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In The Malay Mail dated March 5, Umno minister Khairy Jamaluddin has suggested a revision of the country’s National Civics Bureau (BTN) training courses, saying undergraduates should be treated like adults and not taught to be blind supporters of the government.

I, myself have never been to any of BTN’s courses. However, a few years back, a friend of mine who was working for a government agency and was dating a lovely Chinese lady received a directive from his superior to attend a BTN course.

Upon returning from the course held somewhere in the state of Pahang, we went for our weekly coffee session and he shared with me his experience about the course he attended. He mentioned, “The course made me racist. I feel that the other races are not thankful enough for being in Malaysia. We should show them that we are the boss and they better respect it.”

I was shocked.

This came from a person whom I had known since I was 10, had zero racist streak in him and I must highlight that he professed his love to his (then) Chinese girlfriend every day (and night, almost).

My other friend who was with us was not surprised because he heard the same thing from his other friends who attended one or more of those courses. Apparently, BTN is known for brainwashing the participants by masquerading as an agency tasked to instil patriotism and train Malaysia future leaders.

The closest brush I had with BTN was when I was in secondary school, a substitute teacher for Sejarah put the map of Malaysia on my classroom’s whiteboard, and told the whole class that the Malays sacrificed Tanah Melayu for Malaysia. He said that our nation was supposed to be land of the Malays, but we tolerated and accepted ‘them’ and changed the name of our beloved land from Tanah Melayu to Malaya and later, Malaysia.

(Yes, this was years before Ikatan Muslimin Malaysia (Isma) came out with a ‘scientific study’ claiming the existence of Malay genetics could be traced back to 30,000-40,00 years earlier compared to the Chinese and the Indians.)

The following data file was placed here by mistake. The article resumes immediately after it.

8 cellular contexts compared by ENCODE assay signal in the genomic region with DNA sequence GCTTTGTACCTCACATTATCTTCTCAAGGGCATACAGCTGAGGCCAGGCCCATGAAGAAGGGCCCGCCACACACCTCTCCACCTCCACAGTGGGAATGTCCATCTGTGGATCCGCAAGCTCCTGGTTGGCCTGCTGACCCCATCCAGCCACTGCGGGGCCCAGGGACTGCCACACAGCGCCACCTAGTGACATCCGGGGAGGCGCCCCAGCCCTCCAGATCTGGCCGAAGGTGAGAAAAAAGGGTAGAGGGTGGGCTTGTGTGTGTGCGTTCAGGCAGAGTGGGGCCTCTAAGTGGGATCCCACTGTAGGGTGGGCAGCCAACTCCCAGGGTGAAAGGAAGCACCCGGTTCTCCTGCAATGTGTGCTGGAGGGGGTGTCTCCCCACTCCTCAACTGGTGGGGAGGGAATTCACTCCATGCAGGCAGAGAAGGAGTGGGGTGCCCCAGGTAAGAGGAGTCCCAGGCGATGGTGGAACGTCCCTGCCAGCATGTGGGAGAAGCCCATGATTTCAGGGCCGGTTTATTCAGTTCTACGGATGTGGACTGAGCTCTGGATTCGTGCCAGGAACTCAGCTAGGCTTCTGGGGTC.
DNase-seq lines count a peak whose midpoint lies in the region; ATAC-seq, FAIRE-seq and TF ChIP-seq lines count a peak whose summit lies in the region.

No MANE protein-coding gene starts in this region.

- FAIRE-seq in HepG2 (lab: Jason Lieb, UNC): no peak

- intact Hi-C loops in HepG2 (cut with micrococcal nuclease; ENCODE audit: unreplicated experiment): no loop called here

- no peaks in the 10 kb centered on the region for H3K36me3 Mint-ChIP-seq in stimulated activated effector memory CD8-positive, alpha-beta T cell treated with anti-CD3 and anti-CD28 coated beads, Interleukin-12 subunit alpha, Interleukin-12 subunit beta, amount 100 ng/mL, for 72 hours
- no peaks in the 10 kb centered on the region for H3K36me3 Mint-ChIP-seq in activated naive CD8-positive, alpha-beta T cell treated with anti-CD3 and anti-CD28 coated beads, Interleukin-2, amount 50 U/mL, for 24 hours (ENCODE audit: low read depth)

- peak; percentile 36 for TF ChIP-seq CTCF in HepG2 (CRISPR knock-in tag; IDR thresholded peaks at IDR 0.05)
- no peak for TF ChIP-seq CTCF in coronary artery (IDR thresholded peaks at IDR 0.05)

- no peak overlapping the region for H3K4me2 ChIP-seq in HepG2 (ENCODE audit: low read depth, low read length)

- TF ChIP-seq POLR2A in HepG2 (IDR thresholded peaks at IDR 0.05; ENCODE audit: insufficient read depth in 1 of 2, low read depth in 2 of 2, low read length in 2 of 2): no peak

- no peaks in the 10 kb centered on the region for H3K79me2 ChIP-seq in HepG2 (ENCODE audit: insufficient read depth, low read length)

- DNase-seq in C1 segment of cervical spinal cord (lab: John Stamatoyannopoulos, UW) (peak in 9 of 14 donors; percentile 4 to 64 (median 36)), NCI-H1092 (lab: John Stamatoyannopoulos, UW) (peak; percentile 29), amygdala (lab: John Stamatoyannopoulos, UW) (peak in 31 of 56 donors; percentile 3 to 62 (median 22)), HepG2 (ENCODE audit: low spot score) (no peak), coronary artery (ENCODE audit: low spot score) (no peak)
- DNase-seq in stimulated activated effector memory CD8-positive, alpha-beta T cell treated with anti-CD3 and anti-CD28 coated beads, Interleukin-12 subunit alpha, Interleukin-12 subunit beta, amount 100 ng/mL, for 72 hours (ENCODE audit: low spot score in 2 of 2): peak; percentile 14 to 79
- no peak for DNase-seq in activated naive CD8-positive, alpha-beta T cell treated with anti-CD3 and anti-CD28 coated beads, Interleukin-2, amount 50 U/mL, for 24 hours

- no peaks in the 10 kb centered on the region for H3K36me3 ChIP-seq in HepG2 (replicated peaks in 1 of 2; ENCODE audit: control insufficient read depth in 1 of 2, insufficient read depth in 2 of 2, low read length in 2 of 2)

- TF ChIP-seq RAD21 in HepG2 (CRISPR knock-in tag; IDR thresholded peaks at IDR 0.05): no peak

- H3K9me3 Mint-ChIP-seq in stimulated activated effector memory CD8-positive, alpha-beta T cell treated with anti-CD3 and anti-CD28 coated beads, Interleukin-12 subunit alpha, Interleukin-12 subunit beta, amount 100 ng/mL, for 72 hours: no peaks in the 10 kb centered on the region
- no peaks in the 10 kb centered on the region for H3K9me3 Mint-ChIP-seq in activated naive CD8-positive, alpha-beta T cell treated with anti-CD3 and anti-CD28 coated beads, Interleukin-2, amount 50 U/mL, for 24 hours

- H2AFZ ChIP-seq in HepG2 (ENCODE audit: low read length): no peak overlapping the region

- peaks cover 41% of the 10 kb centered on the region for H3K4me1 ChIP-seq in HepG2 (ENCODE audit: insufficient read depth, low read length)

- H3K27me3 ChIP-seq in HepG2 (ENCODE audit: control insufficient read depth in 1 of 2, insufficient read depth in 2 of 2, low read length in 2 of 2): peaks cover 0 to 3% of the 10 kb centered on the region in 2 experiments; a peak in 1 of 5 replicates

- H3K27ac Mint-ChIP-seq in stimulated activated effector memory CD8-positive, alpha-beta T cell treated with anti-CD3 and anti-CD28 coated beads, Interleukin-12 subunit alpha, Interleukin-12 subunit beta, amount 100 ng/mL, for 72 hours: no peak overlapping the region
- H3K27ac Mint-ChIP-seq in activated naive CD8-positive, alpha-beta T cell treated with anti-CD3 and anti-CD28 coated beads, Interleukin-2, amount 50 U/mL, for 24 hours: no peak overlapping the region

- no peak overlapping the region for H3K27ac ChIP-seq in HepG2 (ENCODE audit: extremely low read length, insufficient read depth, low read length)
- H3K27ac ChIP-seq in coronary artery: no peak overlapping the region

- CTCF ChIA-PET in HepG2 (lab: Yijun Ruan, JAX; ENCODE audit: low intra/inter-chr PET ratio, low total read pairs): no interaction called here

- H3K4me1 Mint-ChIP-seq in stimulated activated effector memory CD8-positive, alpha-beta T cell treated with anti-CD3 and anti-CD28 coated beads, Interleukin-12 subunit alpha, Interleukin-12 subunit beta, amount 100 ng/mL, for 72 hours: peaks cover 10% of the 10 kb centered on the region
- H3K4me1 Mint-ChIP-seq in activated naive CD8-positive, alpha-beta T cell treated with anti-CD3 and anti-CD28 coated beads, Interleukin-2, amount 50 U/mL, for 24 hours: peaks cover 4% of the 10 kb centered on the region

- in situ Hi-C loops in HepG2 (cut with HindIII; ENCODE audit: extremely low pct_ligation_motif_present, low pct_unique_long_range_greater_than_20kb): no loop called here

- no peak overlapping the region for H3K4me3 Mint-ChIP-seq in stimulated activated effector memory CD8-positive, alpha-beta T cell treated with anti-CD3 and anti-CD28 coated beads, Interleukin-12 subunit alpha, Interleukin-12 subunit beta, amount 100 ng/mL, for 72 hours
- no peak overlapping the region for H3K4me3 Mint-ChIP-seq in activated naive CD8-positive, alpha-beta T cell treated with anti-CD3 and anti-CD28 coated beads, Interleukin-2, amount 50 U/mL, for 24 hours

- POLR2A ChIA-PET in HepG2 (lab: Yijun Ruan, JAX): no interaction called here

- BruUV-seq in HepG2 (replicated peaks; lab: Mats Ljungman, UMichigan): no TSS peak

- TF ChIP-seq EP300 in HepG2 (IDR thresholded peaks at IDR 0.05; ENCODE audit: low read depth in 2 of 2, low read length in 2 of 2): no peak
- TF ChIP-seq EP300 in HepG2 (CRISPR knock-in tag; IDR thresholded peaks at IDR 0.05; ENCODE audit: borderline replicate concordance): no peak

Honestly, at that time, I bought it. There was a sense of pride came rushing over me and for a good week or two, I looked at my non-Malay friends differently, in a not so good way. Thinking that I was above them. Fortunately, I got over it when I had to go to them for help with my Mathematics exercise (or was it to chat about the latest high school drama that was happening that week?)

Inflicting hate and polarisation

Back to BTN. Are these allegations true? If they were, the time, energy, funds (paid by the taxpayers) and efforts that are being used to inflict hate and further causing racial and religion polarisation should be properly channelled to encourage patriotism, inspire unity, and promote toleration and togetherness among Malaysians.

The suggestion by our Youth and Sports Minister to revise BTN training courses and encourage critical thinking skills should be welcomed. I, too, agree with the Rembau MP when he said that youths should not blindly support the government but should be able to decide for themselves if the government deserves such backing.

I was also under the impression that KJ admitted BTN has a must-have-syllabus on giving thanks and being grateful to the government.

BTN should be a delightful course to educate the participants about our beloved country, to remind them of our colourful history, to make patriotism cool and to show how proud we are to be Malaysians.

Instead of shoving one-sided information to our students, similar revision or reform should be applied to our current education system as well, say by removing the political element in our already too far politicised education system? Well, that is another story.

DYANA SOFYA MOHD DAUD is political secretary to YB Lim Kit Siang, MP of Gelang Patah.

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